A new poll suggests Democrat Muriel Bowser is gaining momentum in the D.C. mayor’s race as an increasing number of voters settle on a candidate ahead of the Nov. 4 election.
Ms. Bowser leads independent David A. Catania by 12 points in the survey, released Monday by Economic Growth D.C. on the same day as early voting began in the city.
The poll shows Ms. Bowser with 45 percent support, Mr. Catania with 33 percent support, and independent Carol Schwartz with 12 percent. It found 7 percent of voters are undecided.
An Oct. 1 poll from the pro-business advocacy group found Ms. Bowser leading Mr. Catania by just 8 percentage points with 27 percent of voters undecided.
“It seems that Democrats who may have been on the fence have come home to Council member Bowser,” said Dave Oberting, director of Economic Growth D.C. “Any momentum that Catania might have had seems to have been blunted.”
Ms. Bowser, a D.C. Council member who represents Ward 4, and Mr. Catania, an at-large council member, received similar favorability ratings from respondents, with 48 percent and 46 percent favorable ratings respectively. By comparison, those polled gave a 32 percent favorable rating to current Mayor Vincent C. Gray, who lost the Democratic nomination to Ms. Bowser.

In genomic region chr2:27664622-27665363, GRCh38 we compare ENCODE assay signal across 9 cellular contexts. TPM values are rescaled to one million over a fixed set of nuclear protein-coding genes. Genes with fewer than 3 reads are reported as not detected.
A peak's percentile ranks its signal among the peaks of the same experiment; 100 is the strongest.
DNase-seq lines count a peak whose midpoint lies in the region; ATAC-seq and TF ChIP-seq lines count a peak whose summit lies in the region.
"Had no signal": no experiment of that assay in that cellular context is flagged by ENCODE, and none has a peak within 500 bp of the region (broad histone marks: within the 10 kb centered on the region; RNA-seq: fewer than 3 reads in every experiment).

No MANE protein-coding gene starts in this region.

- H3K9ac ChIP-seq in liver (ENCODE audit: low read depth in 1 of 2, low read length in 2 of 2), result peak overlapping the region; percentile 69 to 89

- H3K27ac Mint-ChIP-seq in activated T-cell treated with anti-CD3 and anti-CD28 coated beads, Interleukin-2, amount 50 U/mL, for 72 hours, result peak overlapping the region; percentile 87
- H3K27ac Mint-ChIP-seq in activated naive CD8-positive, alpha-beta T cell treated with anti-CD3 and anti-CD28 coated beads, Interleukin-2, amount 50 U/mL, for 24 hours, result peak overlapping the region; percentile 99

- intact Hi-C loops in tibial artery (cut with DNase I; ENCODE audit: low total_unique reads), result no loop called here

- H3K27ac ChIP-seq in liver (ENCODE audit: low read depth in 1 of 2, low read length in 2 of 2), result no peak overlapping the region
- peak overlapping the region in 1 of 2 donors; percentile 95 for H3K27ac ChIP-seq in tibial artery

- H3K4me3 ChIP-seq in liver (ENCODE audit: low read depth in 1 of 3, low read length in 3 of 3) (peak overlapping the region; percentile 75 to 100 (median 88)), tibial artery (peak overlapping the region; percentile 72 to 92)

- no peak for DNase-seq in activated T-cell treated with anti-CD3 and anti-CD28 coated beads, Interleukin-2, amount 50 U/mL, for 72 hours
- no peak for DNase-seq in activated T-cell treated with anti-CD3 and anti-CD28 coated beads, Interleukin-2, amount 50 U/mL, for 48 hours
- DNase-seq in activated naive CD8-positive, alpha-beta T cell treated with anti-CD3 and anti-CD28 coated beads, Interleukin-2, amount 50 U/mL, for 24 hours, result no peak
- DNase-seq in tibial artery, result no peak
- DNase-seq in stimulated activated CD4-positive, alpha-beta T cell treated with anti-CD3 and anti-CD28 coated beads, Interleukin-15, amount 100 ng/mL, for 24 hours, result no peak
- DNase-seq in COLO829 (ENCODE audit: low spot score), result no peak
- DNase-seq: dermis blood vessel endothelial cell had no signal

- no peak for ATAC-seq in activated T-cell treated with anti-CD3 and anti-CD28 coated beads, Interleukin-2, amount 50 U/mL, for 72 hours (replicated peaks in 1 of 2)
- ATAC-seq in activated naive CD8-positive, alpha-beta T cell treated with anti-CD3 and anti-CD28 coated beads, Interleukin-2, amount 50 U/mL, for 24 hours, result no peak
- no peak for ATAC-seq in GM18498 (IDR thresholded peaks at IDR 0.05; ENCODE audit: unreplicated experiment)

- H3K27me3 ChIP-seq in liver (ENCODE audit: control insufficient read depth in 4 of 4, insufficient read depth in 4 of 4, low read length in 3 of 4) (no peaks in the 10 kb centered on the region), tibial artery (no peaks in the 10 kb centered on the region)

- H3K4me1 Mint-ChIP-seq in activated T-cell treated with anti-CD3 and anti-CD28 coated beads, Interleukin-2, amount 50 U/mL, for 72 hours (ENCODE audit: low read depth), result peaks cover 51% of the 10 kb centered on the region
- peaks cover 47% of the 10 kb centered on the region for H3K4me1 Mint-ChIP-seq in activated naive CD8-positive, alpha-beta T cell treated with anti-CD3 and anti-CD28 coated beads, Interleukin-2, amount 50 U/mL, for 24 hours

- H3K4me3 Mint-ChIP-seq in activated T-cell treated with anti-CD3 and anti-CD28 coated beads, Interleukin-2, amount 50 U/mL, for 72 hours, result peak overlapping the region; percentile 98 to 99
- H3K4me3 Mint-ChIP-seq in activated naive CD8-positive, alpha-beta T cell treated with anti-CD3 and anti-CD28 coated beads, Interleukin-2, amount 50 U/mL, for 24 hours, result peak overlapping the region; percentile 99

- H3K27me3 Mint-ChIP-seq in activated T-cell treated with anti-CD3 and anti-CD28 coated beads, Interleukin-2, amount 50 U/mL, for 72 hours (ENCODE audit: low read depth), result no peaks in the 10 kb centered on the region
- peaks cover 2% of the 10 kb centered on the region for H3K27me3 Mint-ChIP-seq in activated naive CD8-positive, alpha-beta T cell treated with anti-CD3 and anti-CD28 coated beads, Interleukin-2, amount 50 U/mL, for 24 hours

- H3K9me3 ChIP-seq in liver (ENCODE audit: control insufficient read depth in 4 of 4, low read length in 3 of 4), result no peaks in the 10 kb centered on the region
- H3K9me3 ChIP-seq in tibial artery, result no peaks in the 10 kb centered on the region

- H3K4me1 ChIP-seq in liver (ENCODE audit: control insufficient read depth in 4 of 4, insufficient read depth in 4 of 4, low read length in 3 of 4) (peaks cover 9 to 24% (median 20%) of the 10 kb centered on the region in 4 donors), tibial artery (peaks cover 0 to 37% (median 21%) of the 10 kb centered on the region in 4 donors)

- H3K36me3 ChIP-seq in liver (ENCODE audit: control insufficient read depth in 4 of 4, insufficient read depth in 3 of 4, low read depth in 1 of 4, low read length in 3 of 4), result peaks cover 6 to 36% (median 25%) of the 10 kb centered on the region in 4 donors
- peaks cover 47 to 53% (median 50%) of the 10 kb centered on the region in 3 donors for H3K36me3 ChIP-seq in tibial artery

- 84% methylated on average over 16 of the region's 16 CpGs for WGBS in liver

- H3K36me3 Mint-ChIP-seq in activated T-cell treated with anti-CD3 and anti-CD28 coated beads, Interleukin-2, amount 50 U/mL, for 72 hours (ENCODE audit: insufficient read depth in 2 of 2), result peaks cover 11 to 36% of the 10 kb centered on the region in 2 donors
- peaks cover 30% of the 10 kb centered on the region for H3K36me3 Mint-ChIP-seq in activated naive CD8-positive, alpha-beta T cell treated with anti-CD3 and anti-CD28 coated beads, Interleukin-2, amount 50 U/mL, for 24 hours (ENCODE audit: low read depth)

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The poll of 800 likely voters was conducted by Greenberg Quinlan Rosner Research and has a margin of error of 3.5 percent. Pollsters contacted voters on landlines and cellphones between Thursday and Sunday.
“Though Bowser holds a solid lead, there is an element of fluidity left in the race,” writes the District-based firm Greenberg Quinlan Rosner Research, in a memo accompanying the poll. “One-in-five voters in this electorate are weak Bowser supporters, and another 7 percent are undecided.”
Respondents’ support of Ms. Bowser, who is black, and Mr. Catania, who is white, skewed along racial lines though not on gender.
Ms. Bowser drew 57 percent support among black voters, Mr. Catania drew 19 percent and Ms. Schwartz drew 14 percent.
The majority of white voters favored Mr. Catania, with 51 percent saying that they would support him if the election were held today. Ms. Bowser drew 32 percent support among white voters and Ms. Schwartz earned 9 percent support.
“Bowser’s advantage is built upon the strength of her support among African American voters, who comprise a slight plurality of the electorate,” a polling memo written by Greenberg Quinlan Rosner Research states.
Of the 800 voters surveyed, 43 percent were white, 48 percent were black, 3 percent Hispanic and 1 percent Asian. The majority of the respondents, 57 percent, were female.